Monday, July 13, 2009

Wildlife Feeders

Wildlife can not exist without the four components that comprise their habitat: food, water, shelter, and space. Your property may not be large enough to provide all of the habitat needs for the kind of wildlife you wish to attract. However, you can offer one or more of these habitat components, even in a small backyard environment. Providing a variety of feeding stations will give wildlife, both residential and migratory, added incentive to visit your property. Wildlife feeders can provide an opportunity to view wildlife from the comfort of your home. The most popular types of wildlife feeders are those for backyard birds.

Because this is the most common type of wildlife feeding, there are a wide variety of wildlife feeders to choose from. However, wildlife feeders can also be provided for other species such as pheasants, bobwhite quail, white-tailed deer, squirrels, chipmunks, rabbits, raccoons, butterflies, and moths. When food supplies are scarce, such as in the very early spring or during bouts of severe weather, wildlife will rely more on your feeders. Do not worry that the animals will become dependent on your feeders. If you have to stop feeding for a month or so, they will find alternate sources.

The combination of habitat diversity and the quality of available food are what will attract and keep songbirds at your backyard feeders. Pick a location that can be seen from your house, where the seed hulls and bird droppings won't be a problem, and that you can easily access year-round for filling and cleaning. If possible, locate the wildlife feeders near shelter such as evergreen or deciduous shrubbery that will provide protection from predators and winter winds. After you have set up your feeders you may find that you have unwanted guests. One such problem is that of other animals eating out of, and sometimes monopolizing, the feeders. Squirrels are the biggest culprits when it comes to taking over bird feeders, as they scare off birds when they are at the feeders, and often end up destroying the feeder by gnawing right through it. The simplest solution to the squirrel problem is to place the feeder on a pole away from houses and nearby tree limbs, and place a baffle on the pole. A baffle is a smooth metal sleeve or cone that prevents climbing. Other seed snatchers include chipmunks, rats, and mice. Reducing seed spillage under the feeder by avoiding mixed bird seed will deter them. Also, storing your seed in metal garbage cans will eliminate consumption of stored food.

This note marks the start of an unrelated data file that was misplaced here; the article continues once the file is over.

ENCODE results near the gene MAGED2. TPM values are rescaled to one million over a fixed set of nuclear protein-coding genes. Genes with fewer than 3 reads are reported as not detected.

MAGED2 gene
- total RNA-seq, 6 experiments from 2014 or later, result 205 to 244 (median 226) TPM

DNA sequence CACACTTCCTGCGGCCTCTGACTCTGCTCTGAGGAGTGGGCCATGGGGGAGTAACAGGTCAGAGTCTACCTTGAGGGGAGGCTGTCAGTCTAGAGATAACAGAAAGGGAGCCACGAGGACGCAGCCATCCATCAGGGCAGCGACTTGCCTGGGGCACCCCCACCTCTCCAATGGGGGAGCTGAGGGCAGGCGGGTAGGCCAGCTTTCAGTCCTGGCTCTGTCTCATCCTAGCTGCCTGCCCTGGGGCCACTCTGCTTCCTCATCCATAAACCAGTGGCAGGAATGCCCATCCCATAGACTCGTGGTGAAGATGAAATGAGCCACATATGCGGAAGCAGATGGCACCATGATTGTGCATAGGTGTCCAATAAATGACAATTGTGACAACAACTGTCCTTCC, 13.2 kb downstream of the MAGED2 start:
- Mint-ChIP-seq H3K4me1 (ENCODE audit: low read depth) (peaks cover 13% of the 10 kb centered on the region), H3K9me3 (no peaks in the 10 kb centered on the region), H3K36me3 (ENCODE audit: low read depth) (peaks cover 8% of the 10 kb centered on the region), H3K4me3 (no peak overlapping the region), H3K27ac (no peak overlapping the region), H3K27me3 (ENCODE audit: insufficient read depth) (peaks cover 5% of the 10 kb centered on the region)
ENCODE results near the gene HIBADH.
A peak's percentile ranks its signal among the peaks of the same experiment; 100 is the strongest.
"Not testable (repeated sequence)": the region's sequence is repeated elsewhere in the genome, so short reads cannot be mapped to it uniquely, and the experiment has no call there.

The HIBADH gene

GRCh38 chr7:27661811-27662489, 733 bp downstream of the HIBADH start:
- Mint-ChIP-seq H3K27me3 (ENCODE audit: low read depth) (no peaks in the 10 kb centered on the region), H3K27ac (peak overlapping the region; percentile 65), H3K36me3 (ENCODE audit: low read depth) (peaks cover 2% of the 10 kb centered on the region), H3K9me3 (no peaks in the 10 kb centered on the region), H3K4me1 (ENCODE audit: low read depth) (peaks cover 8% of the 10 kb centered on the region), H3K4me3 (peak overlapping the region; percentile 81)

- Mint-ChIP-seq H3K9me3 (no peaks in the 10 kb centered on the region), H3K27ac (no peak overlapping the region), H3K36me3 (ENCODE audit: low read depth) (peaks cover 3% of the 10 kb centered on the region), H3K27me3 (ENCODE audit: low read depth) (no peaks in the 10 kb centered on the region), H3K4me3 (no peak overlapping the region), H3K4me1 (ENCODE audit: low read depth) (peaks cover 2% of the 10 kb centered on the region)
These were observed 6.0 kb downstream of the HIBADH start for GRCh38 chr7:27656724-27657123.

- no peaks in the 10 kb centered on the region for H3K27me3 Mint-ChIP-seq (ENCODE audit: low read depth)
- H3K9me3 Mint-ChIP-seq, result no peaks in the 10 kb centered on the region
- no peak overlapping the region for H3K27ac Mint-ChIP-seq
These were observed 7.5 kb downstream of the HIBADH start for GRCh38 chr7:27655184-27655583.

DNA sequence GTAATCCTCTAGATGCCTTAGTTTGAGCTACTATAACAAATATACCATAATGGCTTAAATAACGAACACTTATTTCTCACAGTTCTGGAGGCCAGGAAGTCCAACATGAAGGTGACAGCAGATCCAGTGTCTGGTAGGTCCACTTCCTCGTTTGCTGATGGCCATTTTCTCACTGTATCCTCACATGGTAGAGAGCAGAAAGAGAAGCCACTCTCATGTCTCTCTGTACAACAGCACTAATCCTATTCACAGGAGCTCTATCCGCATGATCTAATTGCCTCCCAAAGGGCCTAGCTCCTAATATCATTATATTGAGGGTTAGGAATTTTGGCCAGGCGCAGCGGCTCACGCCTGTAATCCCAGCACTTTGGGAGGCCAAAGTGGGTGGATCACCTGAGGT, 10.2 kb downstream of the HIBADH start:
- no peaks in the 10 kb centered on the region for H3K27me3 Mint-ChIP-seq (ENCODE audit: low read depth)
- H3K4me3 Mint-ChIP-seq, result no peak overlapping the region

Another problem encountered at wildlife feeders is that of predators. Avoid placing the feeders in an area that has a lot of ground cover as this provides good places for mammalian predators to hide. Cats pose a serious threat to backyard birds, especially to nestlings, fledglings, and roosting birds, as they are not natural predators. When a cat is present in your yard you are not likely to see many birds at your feeders. If possible, keep cats indoors, or use a belled collar to warn birds. Several precautions can be taken to ensure that the birds visiting your wildlife feeders remain healthy. Avoid crowding the birds in a small space, as overcrowding facilitates the spread of diseases. Keep the feeders clean of waste and food droppings. Feeders should be cleaned once or twice a month with a mixture of warm soapy water and a capful or two of household bleach. Clean more often during humid summer months and cool, wet weather to avoid food spoilage.